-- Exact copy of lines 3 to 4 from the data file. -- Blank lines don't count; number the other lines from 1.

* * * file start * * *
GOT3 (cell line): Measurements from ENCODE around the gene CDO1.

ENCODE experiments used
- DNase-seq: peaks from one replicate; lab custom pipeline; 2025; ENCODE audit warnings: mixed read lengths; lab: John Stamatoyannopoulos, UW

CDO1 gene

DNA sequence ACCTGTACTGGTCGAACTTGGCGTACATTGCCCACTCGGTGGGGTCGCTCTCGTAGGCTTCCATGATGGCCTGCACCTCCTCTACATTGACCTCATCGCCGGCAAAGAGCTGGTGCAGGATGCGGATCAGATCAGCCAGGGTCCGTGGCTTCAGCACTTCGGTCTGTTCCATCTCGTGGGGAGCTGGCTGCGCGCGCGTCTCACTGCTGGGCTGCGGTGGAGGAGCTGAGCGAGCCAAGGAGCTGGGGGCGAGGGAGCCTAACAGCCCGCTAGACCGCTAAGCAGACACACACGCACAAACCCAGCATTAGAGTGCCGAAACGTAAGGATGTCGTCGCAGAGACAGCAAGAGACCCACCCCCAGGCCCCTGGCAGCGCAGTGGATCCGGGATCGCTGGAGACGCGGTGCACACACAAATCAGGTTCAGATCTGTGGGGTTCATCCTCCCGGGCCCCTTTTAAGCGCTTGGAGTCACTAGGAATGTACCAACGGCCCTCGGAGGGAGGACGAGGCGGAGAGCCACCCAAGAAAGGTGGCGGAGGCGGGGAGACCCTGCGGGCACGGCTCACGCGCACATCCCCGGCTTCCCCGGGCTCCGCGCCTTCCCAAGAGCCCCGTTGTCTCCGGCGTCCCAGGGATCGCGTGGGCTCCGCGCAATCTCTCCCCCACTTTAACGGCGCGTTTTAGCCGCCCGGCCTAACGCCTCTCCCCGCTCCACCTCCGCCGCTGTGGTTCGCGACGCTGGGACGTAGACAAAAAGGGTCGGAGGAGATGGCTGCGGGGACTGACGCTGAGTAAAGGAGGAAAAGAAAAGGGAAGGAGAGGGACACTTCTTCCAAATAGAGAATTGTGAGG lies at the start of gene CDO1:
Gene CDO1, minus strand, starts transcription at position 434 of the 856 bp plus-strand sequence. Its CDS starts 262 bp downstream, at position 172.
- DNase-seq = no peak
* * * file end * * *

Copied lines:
- DNase-seq: peaks from one replicate; lab custom pipeline; 2025; ENCODE audit warnings: mixed read lengths; lab: John Stamatoyannopoulos, UW

CDO1 gene